BETT GALLERY: SUCCESS TAKES TIME
Bett Gallery: Success takes time - Art Collector
|Issue 56, April - June 2011|
|Tasmanian gallerist Dick Bett likes to tell budding artists that success takes time. But it seems the motto could be just as true for his own family-run gallery writes Judith Abell.|
|Idistinctly remember visiting Hobart’s Bett Gallery with my university print class years ago to learn about representation. In his characteristically direct way, gallery director Dick Bett served up a reality check, saying it was definitely possible to make a living from art, but it would take at least 10 years to find your feet and 15 to 20 to become sustainable. Interviewing Dick and his daughter Emma recently, I realised those brief statements contained the seeds of the philosophy behind his family-run gallery. |
For Dick Bett, growing up around his mother’s business – the Elva Bett Gallery in Wellington, New Zealand – provided a readily accessible knowledge base and also instilled a love of art. Taking over as director in the late 1970s, he remembers securing the sale of a significant Tony Fomison work. “It was the buzz of that sale that determined my future career, it turned it around.” A subsequent five years as a director of the Govett-Brewster Gallery in New Plymouth reinforced ambitions.
Bett moved to Tasmania in 1985, working with experimental artist run space Chameleon (which became CAST Gallery) before he and his wife Carol purchased the only commercial gallery in town. He says Tasmania’s commercial art culture at the time “was about watercolour painting and not much else – my interests were much broader”. He had discovered a frontier.
Twenty-five years down the track, the couple and their children Emma and Jack now share the running of Bett Gallery Hobart. The business has a stable of loyal artists, some of whom joined in those early days, such as David Keeling, Helen Wright, Philip Wolfhagen, Raymond Arnold and David Stephenson.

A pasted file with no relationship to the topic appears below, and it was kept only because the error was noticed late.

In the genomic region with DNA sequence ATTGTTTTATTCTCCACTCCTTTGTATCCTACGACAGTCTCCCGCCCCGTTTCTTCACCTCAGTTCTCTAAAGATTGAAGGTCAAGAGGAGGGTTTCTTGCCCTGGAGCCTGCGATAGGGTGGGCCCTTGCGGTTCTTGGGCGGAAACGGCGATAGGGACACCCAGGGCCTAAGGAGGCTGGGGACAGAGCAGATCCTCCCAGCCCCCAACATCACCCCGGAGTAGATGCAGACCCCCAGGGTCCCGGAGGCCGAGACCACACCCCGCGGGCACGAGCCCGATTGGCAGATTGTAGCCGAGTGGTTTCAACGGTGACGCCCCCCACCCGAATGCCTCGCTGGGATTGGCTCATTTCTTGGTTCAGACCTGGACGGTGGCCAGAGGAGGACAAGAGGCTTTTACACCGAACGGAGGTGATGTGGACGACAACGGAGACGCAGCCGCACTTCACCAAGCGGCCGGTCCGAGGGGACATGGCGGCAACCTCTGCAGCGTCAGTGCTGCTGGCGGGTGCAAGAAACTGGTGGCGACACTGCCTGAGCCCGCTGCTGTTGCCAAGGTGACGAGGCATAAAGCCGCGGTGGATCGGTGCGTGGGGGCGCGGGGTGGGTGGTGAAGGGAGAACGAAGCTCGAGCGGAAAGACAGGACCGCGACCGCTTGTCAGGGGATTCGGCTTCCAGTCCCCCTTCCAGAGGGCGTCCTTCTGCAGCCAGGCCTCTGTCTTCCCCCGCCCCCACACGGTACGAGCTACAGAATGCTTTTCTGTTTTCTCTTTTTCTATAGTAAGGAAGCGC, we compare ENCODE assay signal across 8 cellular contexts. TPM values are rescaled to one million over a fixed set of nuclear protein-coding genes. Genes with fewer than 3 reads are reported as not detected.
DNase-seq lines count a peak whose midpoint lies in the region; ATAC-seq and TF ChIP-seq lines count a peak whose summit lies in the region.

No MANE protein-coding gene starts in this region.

In our recent interview, Dick reiterates those words I remember from my student visit, saying that it is possible for anyone with reasonable talent to make a living off their work so long as they believe in the commercial system. He sees this system as falling into two interconnected parts: “Identify talent, nurture talent; identify clients, nurture clients; build artistic practice, build the quality of the collector … the system gets better … it’s very achievable.”
Bett says: “We pride ourselves on being able to pick talent very early and we are in a position to nurture that talent.” Contacting several of the gallery’s artists – Philip Wolfhagen, Raymond Arnold, Julie Gough, Jonathan Kimberley and Tom O’Hern – I receive overwhelmingly positive replies speaking of years of advice given, support when needed and well-timed kicks of encouragement to pursue new directions or audiences.
Approaching its 25th anniversary, Bett Gallery Hobart is soon to be rebranded in celebration of evolutionary change. Two third-generation gallerists – Jack and Emma Bett – are primed to extend the gallery in new directions, including contemporary Aboriginal art, which Emma is passionate about. Significantly, what the pair have undoubtedly inherited from their father and grandmother is an irrepressible enthusiasm for Tasmania and its artistic output. As Dick says, “there’s so much new talent around and it’s very exciting … Tasmania has a very bright future.”